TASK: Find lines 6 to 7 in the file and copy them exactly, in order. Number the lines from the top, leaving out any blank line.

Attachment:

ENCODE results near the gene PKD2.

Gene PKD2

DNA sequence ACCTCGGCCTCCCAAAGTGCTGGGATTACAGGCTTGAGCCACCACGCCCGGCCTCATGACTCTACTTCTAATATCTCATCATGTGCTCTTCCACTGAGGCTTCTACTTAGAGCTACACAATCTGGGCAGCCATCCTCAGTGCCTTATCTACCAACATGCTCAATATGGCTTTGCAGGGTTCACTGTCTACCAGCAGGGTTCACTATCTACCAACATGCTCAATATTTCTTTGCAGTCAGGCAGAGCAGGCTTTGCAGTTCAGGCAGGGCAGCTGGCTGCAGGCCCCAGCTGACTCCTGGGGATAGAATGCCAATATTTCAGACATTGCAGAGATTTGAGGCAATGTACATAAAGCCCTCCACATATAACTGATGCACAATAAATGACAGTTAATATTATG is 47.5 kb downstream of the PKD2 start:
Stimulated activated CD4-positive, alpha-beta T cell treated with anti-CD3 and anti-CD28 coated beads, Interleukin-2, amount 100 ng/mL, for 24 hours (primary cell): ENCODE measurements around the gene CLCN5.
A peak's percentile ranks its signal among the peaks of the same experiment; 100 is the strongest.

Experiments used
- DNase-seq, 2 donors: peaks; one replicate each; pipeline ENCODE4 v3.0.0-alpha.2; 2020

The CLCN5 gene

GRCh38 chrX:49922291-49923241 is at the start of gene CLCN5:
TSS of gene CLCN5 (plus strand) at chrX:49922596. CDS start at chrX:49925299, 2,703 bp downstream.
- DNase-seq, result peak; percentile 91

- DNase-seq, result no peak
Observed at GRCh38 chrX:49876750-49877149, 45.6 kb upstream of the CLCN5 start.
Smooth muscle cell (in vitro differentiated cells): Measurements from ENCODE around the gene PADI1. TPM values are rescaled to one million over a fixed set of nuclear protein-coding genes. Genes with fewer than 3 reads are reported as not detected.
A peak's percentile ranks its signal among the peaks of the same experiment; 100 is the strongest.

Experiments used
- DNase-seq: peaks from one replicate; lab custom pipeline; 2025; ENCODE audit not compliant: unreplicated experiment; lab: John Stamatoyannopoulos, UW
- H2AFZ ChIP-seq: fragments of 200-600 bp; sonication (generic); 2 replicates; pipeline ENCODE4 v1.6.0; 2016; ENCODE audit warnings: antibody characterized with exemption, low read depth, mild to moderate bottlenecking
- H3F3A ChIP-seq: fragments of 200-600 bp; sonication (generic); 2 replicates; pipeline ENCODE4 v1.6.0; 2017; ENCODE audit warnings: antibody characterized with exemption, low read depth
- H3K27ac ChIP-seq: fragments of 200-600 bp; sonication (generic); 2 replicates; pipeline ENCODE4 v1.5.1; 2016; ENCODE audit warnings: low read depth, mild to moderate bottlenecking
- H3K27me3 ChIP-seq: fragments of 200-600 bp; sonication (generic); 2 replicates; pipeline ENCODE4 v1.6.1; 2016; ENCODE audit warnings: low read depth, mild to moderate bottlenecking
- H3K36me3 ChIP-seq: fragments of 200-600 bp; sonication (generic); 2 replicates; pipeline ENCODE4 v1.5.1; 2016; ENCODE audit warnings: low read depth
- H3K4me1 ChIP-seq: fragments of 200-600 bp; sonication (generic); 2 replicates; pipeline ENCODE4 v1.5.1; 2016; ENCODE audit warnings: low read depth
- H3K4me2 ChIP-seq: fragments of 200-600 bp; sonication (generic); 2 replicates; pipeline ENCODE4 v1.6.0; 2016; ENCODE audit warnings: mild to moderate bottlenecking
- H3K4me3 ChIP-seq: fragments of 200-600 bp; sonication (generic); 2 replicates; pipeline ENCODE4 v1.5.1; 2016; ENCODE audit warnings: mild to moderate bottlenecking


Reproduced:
Experiments used
- DNase-seq, 2 donors: peaks; one replicate each; pipeline ENCODE4 v3.0.0-alpha.2; 2020